R. Marquês de Sapucaí – Santo Cristo, Rio de Janeiro – RJ, 20220-007, Brazil
Hours of Operation:
Parade: 9:00 am – 7:00 am, doors open at 6:00 pm
Phone: +55 21 2976-7310
- R$10 (bleacher seats at the end of parade route) – R$5,000 (catered luxury seats)
The Carnaval Parade
The Sambadrome is used only for the Carnaval parade and sits empty the rest of the year. If you’re passing by, you can poke your head in and relish a moment of solitude in what would otherwise be a roaring, light-dazzling, packed stadium. But if you are planning on visiting Rio, and you’re not uncomfortable with all-night revelry, try to make it during the Sunday and Monday of the parade. The Carnaval has been deemed the greatest show on earth, and just a few seconds in the midst of it all would prove it true. If you reserve seats on the grandstand bleachers, you can bring a cushion for the hard, sun-hot benches, although you’ll probably be standing most of the time, since the parade is an exciting spectacle from start to finish. There is a cheap (about R$15) populares section, but it’s far back from the action. Try to get into the Sambadrome when it opens at 6:00, since practically the entire city will be flooding in that direction, and traffic will not be fast.
There’s plenty of food stands throughout the stadium, but going to get food means missing some of the parade. Spectators are allowed to bring their own snacks, so pack up beforehand.
You can find street parties, called blocos, pretty much anywhere in Rio in the days preceding the parade. Like a miniature Sambadrome parade, people don homemade costumes, stock up on cachaça (Brazilian rum), and dance to a myriad of instruments, from repurposed pots and pans to boom boxes. Many of the blocos are well known, especially the larger Cordao do Bola Preta and Monobloco.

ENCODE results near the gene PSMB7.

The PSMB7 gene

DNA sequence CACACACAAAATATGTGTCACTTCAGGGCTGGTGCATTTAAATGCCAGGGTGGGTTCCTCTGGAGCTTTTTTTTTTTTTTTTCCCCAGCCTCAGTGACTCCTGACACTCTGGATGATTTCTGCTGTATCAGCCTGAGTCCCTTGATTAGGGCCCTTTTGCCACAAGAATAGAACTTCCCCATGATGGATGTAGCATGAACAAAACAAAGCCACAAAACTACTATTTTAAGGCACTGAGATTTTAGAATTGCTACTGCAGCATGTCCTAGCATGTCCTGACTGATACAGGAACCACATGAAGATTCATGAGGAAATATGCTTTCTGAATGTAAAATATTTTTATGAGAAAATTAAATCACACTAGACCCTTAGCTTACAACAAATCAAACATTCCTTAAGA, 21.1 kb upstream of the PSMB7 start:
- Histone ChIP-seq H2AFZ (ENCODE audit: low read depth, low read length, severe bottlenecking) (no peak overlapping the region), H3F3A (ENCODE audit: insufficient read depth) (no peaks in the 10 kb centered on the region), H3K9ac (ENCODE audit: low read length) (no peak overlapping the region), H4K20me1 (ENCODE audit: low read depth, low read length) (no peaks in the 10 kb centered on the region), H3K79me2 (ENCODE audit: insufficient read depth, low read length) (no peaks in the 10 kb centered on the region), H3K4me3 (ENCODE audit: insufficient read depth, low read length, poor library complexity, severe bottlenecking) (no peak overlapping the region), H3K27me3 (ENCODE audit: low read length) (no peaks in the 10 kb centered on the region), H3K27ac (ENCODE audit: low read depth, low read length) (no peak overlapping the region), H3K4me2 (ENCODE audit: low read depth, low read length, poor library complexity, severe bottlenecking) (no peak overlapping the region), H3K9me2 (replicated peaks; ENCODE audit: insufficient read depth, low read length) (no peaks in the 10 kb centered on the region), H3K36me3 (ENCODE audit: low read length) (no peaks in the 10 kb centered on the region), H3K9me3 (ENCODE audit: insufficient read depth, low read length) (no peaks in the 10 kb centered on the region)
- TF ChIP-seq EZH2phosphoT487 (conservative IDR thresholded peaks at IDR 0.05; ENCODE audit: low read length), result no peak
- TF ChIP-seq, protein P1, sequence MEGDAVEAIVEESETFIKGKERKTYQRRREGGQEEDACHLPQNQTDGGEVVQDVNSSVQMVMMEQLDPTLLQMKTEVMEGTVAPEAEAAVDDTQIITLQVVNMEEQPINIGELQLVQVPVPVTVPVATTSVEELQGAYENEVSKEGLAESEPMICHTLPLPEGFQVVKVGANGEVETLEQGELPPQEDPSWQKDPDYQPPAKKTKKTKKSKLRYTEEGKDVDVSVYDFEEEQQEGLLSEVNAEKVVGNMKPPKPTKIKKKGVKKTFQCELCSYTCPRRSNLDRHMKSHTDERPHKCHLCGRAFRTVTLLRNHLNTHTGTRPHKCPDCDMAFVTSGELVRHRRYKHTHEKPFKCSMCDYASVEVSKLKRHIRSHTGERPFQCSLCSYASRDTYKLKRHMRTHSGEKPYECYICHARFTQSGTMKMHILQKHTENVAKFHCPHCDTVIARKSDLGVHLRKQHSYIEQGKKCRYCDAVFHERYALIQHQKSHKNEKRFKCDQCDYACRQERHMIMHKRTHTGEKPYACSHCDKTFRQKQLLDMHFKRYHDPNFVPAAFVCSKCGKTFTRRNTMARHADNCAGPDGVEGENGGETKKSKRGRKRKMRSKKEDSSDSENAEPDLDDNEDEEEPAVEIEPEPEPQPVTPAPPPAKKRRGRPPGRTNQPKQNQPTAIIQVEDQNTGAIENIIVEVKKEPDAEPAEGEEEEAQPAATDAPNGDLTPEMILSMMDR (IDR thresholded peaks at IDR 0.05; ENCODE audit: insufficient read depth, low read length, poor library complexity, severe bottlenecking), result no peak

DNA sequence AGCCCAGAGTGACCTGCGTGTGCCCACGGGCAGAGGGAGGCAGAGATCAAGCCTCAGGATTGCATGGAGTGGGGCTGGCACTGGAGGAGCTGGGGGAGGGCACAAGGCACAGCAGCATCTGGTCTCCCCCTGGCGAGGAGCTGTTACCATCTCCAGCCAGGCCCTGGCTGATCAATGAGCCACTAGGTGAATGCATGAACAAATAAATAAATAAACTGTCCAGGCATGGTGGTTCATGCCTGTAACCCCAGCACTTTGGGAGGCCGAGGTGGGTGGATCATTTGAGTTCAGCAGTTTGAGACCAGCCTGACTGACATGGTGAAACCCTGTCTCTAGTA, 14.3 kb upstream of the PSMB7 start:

For something a bit more uniform, many places in Rio host bailes, or dances. On the beach shore, The Copacabana Palace Hotel hosts the Magic Ball, with guests wearing either formal wear or very elegant costumes. For a more casual scene, along with pop and samba performances, he Museum of Modern Art hosts the Baile Glamurama, with guests required to wear costumes. Contact the venue or visit their website to purchase tickets, which range from R$100 to R$500.
The Samba Museum
Discover the history of the Carnaval in the Samba Museum in Apotheosis Square (at the end of the Sambadrome stadium). Learn about each Samba School and how they are judged, and see photos and past costumes close up. You can also buy souvenirs from the parade at the gift shop. Come by before the parade if you’ve arrived early, or if you’re in Rio during the off-period, you can still immerse yourself in the history and tradition of Carnaval.
Interested in touring Brazil and visiting the Sambadrome? We offer three different tours that explore this region.
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|R. Marquês de Sapucaí - Santo Cristo, Rio de Janeiro - RJ, 20220-007, Brazil|